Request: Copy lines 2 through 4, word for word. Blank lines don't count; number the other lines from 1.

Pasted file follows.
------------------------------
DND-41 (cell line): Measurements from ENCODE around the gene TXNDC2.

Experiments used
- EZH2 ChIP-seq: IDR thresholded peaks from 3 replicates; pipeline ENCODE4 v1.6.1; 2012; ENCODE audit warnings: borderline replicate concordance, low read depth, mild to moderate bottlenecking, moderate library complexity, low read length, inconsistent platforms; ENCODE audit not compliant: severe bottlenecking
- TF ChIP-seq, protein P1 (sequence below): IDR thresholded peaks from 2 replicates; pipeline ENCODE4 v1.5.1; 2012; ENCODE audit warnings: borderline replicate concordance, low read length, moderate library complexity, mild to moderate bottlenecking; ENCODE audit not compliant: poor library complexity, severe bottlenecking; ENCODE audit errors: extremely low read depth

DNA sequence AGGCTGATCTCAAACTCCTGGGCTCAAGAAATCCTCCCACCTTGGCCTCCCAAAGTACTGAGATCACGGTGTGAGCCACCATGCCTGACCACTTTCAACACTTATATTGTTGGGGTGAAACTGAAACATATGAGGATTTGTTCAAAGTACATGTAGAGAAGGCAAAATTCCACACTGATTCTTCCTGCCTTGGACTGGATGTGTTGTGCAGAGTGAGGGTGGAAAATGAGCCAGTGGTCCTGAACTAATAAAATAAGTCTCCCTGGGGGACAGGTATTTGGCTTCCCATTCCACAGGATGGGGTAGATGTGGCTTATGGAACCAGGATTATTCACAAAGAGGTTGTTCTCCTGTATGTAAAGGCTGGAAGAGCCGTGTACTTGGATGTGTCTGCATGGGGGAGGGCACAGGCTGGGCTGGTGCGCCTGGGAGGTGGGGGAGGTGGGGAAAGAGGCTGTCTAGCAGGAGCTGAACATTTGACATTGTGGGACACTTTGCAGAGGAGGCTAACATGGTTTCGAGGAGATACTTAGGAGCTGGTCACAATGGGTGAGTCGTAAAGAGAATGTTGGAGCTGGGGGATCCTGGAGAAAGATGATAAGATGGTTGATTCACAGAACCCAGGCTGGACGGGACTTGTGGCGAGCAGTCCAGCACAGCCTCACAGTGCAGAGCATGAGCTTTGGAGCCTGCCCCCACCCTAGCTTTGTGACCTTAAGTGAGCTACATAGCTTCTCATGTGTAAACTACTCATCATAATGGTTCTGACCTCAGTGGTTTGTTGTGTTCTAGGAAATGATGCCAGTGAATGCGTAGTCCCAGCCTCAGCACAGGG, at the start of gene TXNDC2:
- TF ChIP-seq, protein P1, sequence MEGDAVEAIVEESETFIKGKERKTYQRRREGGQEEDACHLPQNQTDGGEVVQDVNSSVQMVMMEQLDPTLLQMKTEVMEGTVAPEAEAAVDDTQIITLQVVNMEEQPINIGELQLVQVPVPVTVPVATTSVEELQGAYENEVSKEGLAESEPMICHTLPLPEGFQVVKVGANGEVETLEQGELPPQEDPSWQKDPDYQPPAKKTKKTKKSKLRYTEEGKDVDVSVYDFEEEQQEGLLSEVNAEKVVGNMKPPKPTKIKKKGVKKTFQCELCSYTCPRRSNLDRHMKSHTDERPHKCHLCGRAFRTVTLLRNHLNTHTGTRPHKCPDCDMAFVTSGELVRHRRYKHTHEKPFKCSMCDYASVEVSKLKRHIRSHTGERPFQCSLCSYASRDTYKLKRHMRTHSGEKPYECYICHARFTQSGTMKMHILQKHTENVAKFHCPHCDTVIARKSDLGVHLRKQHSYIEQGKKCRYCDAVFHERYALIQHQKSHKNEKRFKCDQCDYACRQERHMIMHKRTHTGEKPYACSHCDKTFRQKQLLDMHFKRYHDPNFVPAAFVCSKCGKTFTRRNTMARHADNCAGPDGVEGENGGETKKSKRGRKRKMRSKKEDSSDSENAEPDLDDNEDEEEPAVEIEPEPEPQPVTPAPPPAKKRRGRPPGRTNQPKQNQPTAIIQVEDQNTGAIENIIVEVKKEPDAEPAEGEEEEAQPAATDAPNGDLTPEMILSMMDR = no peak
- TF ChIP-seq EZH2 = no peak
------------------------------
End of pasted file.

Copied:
Experiments used
- EZH2 ChIP-seq: IDR thresholded peaks from 3 replicates; pipeline ENCODE4 v1.6.1; 2012; ENCODE audit warnings: borderline replicate concordance, low read depth, mild to moderate bottlenecking, moderate library complexity, low read length, inconsistent platforms; ENCODE audit not compliant: severe bottlenecking
- TF ChIP-seq, protein P1 (sequence below): IDR thresholded peaks from 2 replicates; pipeline ENCODE4 v1.5.1; 2012; ENCODE audit warnings: borderline replicate concordance, low read length, moderate library complexity, mild to moderate bottlenecking; ENCODE audit not compliant: poor library complexity, severe bottlenecking; ENCODE audit errors: extremely low read depth